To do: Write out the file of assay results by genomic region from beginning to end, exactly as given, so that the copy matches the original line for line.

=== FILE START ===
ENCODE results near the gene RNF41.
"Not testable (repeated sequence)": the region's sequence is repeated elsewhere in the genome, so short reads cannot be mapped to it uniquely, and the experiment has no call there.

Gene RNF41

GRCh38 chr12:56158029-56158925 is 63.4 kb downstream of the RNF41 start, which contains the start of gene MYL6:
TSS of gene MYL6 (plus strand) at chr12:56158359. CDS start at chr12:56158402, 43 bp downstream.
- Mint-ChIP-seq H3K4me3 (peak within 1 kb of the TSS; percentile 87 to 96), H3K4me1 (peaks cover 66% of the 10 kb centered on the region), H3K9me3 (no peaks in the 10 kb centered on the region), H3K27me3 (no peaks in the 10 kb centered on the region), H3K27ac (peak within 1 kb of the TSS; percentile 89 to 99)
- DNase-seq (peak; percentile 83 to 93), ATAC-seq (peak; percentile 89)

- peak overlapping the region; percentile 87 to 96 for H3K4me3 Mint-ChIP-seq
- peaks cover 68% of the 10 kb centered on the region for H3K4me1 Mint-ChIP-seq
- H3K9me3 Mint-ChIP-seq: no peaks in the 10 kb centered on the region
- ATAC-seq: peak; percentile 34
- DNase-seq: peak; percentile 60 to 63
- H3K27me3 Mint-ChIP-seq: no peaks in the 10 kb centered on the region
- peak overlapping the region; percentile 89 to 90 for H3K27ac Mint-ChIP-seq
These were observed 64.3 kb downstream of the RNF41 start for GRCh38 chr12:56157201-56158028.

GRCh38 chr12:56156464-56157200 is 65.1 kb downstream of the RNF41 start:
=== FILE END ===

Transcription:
ENCODE results near the gene RNF41.
"Not testable (repeated sequence)": the region's sequence is repeated elsewhere in the genome, so short reads cannot be mapped to it uniquely, and the experiment has no call there.

Gene RNF41

GRCh38 chr12:56158029-56158925 is 63.4 kb downstream of the RNF41 start, which contains the start of gene MYL6:
TSS of gene MYL6 (plus strand) at chr12:56158359. CDS start at chr12:56158402, 43 bp downstream.
- Mint-ChIP-seq H3K4me3 (peak within 1 kb of the TSS; percentile 87 to 96), H3K4me1 (peaks cover 66% of the 10 kb centered on the region), H3K9me3 (no peaks in the 10 kb centered on the region), H3K27me3 (no peaks in the 10 kb centered on the region), H3K27ac (peak within 1 kb of the TSS; percentile 89 to 99)
- DNase-seq (peak; percentile 83 to 93), ATAC-seq (peak; percentile 89)

- peak overlapping the region; percentile 87 to 96 for H3K4me3 Mint-ChIP-seq
- peaks cover 68% of the 10 kb centered on the region for H3K4me1 Mint-ChIP-seq
- H3K9me3 Mint-ChIP-seq: no peaks in the 10 kb centered on the region
- ATAC-seq: peak; percentile 34
- DNase-seq: peak; percentile 60 to 63
- H3K27me3 Mint-ChIP-seq: no peaks in the 10 kb centered on the region
- peak overlapping the region; percentile 89 to 90 for H3K27ac Mint-ChIP-seq
These were observed 64.3 kb downstream of the RNF41 start for GRCh38 chr12:56157201-56158028.

GRCh38 chr12:56156464-56157200 is 65.1 kb downstream of the RNF41 start: